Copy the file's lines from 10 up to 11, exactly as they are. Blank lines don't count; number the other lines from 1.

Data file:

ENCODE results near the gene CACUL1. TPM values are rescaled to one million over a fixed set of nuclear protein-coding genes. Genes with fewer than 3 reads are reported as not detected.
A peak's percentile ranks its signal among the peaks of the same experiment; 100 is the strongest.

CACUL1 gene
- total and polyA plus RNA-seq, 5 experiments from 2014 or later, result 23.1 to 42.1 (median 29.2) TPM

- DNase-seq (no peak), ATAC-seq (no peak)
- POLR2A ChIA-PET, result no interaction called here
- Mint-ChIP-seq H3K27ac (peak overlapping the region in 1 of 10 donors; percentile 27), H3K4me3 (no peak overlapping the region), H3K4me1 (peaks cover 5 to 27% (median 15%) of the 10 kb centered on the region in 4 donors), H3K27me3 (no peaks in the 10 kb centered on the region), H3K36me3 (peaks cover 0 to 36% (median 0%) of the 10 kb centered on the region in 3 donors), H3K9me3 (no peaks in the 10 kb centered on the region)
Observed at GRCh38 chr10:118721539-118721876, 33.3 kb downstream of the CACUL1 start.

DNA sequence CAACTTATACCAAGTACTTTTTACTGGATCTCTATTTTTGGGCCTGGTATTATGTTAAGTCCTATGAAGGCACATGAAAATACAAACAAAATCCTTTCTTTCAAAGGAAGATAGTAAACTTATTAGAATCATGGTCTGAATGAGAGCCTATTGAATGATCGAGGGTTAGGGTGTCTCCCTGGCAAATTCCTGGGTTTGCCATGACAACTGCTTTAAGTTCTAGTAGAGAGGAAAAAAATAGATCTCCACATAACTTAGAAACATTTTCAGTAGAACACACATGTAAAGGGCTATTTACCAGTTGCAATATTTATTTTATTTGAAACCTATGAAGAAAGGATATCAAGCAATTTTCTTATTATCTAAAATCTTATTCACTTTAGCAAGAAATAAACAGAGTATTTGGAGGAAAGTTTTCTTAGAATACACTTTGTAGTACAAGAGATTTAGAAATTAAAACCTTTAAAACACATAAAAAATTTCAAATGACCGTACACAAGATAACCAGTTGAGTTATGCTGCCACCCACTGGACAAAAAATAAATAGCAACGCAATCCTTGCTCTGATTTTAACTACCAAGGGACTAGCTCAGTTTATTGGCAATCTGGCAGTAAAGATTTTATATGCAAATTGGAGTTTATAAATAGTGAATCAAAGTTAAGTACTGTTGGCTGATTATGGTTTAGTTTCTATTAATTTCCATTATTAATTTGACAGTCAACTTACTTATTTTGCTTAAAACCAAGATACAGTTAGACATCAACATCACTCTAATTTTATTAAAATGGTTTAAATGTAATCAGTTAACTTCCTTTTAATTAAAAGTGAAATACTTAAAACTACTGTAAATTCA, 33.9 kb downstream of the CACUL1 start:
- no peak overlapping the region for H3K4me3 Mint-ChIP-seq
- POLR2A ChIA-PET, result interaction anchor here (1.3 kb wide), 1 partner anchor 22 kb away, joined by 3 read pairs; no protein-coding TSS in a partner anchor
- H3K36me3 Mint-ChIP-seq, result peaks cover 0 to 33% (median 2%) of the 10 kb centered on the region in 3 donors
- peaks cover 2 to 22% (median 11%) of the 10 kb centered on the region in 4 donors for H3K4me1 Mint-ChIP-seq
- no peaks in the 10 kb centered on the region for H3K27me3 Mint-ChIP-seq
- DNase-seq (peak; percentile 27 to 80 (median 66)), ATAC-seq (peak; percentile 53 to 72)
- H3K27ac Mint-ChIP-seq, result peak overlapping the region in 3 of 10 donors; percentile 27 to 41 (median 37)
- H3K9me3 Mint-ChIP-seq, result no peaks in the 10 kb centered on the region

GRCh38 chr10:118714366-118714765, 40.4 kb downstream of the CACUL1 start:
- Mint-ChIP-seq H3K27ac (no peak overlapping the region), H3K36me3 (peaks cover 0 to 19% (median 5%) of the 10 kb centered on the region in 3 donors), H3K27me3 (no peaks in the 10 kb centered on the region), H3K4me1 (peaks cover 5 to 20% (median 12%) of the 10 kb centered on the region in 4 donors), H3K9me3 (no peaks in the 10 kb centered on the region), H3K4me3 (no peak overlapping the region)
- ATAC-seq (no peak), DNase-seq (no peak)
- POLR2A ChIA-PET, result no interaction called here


- no peak overlapping the region for H3K4me3 Mint-ChIP-seq
- POLR2A ChIA-PET, result interaction anchor here (1.3 kb wide), 1 partner anchor 22 kb away, joined by 3 read pairs; no protein-coding TSS in a partner anchor